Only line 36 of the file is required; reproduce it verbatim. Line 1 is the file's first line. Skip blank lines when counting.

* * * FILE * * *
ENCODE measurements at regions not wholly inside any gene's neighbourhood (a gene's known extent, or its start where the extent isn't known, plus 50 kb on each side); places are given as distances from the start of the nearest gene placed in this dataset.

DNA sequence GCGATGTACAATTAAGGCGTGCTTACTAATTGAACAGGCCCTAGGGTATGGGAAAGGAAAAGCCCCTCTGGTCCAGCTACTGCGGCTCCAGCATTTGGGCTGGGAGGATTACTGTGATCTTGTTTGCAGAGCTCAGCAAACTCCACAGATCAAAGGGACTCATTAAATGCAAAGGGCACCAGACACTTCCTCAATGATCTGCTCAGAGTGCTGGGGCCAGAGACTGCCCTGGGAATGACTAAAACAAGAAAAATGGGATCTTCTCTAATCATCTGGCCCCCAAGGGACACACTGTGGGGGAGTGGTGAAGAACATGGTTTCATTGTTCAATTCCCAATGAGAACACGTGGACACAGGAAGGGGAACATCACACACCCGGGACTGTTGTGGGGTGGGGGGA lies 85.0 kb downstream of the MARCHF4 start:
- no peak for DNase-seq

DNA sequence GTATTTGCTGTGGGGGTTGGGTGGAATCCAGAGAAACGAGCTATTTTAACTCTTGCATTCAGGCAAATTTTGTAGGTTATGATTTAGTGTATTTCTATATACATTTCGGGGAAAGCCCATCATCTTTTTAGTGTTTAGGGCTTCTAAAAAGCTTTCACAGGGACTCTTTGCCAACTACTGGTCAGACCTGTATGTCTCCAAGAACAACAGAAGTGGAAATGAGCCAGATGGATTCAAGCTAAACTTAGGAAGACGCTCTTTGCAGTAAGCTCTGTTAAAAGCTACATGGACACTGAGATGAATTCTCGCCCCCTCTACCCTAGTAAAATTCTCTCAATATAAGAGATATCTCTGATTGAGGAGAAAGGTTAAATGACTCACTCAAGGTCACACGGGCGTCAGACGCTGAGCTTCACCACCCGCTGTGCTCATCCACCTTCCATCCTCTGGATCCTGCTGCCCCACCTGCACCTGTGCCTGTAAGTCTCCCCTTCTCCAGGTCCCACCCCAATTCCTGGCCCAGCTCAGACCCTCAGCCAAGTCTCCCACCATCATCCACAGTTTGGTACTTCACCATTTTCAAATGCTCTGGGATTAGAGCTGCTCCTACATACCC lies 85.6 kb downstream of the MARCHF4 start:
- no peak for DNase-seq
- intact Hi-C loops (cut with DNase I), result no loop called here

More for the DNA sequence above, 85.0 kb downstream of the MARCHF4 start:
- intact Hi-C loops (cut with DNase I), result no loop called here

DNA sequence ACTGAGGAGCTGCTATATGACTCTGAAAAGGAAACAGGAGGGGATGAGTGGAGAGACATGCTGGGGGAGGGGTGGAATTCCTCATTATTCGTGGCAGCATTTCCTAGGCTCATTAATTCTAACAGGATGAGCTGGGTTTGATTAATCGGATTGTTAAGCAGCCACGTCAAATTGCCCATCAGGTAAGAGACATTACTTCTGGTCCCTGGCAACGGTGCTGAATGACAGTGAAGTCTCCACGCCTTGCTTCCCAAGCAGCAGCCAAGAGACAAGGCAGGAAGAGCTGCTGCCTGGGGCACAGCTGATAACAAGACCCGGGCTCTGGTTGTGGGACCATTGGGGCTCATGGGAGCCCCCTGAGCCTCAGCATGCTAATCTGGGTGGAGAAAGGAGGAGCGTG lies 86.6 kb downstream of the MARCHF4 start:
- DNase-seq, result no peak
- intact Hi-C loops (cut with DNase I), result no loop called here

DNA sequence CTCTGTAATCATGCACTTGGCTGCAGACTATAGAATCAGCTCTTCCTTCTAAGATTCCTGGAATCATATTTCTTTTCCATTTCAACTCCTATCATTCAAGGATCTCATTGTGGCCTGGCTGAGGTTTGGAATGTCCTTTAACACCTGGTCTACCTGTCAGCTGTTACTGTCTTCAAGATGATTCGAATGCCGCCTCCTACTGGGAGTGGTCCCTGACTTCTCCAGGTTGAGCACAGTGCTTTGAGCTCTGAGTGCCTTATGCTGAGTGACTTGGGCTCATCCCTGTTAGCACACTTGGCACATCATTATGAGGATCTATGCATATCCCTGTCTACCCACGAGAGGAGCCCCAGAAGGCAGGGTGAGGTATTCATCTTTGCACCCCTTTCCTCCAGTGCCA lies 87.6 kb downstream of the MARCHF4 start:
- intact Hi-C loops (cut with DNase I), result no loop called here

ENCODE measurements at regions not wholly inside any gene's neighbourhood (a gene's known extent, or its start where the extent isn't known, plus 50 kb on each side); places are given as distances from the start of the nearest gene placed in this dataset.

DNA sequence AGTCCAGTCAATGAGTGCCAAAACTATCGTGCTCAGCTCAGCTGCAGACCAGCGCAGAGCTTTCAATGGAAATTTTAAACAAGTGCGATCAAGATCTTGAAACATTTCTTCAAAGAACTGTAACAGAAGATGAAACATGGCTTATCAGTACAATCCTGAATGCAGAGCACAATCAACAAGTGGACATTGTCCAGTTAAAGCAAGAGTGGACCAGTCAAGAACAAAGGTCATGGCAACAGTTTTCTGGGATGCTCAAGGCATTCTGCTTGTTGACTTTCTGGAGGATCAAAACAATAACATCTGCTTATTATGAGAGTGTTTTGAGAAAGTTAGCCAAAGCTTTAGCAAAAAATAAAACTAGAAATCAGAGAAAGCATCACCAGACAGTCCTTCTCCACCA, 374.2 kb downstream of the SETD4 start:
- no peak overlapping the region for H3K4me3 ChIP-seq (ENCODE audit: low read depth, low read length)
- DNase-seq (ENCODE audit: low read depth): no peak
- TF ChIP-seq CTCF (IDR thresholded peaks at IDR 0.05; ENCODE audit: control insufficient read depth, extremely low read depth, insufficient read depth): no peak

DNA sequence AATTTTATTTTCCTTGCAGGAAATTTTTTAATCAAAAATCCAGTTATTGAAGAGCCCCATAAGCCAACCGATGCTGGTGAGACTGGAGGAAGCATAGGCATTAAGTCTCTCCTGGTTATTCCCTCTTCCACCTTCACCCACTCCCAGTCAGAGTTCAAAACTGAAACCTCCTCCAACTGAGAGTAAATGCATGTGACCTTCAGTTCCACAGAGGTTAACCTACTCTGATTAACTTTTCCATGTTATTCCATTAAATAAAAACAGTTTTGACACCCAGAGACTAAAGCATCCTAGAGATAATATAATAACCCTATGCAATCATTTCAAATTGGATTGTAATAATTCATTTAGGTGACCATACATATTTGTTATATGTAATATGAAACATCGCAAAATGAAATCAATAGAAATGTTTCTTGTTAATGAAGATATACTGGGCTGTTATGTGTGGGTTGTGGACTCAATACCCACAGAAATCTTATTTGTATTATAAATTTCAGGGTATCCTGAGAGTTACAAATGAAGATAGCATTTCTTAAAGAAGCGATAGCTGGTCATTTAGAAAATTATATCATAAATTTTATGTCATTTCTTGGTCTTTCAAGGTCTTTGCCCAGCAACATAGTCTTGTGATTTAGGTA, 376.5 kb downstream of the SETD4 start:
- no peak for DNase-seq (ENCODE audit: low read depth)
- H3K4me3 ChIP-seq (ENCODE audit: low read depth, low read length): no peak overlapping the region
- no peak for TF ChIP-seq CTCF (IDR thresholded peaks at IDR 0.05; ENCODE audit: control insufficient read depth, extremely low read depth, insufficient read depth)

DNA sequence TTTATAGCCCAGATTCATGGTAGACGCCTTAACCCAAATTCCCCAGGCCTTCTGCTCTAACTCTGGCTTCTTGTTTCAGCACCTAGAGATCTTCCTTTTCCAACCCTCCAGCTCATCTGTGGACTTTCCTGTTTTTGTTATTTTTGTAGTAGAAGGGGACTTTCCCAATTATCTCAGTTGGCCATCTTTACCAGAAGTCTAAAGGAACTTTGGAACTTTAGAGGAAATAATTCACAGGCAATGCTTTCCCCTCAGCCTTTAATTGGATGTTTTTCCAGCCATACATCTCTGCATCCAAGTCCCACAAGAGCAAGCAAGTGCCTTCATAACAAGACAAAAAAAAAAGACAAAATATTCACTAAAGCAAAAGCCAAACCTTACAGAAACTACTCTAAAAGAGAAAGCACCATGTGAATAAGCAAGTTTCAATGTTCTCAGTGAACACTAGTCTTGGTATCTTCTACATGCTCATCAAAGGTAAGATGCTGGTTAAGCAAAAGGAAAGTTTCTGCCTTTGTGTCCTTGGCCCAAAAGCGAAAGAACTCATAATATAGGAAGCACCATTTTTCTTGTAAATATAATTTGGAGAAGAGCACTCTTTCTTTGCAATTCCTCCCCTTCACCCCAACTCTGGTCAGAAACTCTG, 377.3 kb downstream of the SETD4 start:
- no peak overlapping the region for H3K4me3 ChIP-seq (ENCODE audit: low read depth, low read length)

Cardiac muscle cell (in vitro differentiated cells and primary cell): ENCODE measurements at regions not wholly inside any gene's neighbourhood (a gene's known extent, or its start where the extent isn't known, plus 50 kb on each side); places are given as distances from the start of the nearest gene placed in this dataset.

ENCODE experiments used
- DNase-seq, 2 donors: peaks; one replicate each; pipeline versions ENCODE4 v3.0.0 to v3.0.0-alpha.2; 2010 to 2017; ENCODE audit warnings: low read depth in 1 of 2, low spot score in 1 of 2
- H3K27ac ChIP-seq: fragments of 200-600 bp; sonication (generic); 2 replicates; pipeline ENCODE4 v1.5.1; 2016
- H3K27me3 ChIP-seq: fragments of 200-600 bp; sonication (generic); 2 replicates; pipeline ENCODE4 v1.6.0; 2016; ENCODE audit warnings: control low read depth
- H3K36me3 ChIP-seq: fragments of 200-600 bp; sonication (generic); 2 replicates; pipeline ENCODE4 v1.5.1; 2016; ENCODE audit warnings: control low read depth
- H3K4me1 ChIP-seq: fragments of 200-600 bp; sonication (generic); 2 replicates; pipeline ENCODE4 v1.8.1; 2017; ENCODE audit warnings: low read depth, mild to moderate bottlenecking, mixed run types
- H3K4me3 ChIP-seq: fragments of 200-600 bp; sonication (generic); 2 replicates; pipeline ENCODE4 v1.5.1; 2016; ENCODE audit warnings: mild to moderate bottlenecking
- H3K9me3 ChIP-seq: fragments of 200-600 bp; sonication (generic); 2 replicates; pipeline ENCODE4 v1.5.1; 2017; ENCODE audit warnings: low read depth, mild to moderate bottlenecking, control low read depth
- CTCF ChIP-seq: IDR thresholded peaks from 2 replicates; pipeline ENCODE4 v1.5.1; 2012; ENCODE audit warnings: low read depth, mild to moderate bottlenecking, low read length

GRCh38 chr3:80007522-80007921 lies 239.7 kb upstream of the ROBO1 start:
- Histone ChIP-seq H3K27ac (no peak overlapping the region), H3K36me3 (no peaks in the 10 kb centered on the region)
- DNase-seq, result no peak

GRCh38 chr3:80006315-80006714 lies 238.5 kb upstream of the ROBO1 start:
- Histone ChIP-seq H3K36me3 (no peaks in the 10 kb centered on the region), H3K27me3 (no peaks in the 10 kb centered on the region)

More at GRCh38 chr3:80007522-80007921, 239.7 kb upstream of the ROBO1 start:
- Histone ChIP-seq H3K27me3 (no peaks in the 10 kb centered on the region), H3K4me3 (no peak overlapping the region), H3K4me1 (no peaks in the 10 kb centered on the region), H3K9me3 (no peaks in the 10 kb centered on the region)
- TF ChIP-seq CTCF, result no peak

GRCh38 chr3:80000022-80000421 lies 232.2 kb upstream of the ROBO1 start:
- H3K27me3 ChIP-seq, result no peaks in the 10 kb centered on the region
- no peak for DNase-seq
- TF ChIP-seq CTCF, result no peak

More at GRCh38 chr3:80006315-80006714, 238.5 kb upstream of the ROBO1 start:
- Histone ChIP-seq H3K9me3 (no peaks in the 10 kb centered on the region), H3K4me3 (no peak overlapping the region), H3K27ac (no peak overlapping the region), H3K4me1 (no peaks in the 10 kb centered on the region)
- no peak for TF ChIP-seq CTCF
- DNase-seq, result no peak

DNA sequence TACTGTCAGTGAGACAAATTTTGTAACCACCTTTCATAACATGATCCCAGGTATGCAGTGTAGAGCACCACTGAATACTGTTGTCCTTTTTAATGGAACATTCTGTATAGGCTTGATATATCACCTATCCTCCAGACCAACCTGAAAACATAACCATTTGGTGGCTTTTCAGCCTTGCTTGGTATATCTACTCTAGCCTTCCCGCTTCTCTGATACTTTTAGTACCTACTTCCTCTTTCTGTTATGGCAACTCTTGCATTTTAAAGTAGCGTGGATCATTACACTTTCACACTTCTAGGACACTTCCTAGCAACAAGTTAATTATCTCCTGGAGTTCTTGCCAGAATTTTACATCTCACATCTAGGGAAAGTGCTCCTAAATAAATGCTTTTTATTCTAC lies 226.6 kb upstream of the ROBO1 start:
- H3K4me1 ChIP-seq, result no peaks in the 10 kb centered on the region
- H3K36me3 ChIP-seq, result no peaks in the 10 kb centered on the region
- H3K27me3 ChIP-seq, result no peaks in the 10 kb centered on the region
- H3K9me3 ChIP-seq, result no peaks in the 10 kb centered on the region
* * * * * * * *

- Histone ChIP-seq H3K27ac (no peak overlapping the region), H3K36me3 (no peaks in the 10 kb centered on the region)